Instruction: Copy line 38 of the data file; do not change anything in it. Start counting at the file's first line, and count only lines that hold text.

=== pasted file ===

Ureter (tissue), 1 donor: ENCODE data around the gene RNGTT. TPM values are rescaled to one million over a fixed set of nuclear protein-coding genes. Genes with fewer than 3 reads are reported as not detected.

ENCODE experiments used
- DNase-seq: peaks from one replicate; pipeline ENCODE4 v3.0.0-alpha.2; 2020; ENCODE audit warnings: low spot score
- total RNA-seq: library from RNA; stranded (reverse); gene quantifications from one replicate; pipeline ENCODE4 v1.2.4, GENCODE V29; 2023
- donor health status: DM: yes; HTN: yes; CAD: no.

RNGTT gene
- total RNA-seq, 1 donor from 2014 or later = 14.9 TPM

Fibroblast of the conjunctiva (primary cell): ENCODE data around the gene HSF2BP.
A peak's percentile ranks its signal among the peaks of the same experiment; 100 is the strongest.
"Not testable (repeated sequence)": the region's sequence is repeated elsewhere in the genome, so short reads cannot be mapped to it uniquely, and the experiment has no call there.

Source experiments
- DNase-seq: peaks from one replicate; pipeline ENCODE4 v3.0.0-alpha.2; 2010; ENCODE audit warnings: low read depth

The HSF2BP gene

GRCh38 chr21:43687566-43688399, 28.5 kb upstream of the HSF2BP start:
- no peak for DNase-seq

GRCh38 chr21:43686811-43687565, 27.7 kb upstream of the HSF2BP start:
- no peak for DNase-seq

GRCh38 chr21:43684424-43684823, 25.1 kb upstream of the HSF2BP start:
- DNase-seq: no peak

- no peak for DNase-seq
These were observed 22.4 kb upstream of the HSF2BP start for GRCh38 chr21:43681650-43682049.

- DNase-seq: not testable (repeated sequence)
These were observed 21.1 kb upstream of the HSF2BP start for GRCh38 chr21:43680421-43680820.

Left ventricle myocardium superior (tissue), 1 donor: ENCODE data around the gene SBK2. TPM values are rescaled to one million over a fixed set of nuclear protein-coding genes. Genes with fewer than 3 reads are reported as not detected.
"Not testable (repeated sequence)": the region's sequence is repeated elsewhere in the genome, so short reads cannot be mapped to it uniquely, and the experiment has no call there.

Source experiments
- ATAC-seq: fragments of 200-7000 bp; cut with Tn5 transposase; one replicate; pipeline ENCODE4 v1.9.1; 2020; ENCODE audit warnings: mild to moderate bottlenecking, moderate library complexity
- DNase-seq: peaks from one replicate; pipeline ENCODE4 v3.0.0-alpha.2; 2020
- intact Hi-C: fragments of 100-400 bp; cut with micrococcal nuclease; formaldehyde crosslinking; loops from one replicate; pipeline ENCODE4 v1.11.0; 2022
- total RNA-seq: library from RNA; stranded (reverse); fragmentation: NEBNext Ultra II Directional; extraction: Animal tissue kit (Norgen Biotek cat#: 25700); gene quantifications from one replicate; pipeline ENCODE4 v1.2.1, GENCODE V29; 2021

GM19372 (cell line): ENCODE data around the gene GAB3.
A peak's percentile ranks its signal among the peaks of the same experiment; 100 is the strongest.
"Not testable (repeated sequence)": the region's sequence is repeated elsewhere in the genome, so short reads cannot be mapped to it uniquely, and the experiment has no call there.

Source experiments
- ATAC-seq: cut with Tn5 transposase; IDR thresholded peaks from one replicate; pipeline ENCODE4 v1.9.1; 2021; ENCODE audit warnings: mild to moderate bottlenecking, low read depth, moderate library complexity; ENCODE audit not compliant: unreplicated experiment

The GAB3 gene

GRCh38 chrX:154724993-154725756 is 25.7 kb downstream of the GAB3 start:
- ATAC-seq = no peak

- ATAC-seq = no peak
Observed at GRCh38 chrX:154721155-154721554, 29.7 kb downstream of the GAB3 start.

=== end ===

- ATAC-seq = no peak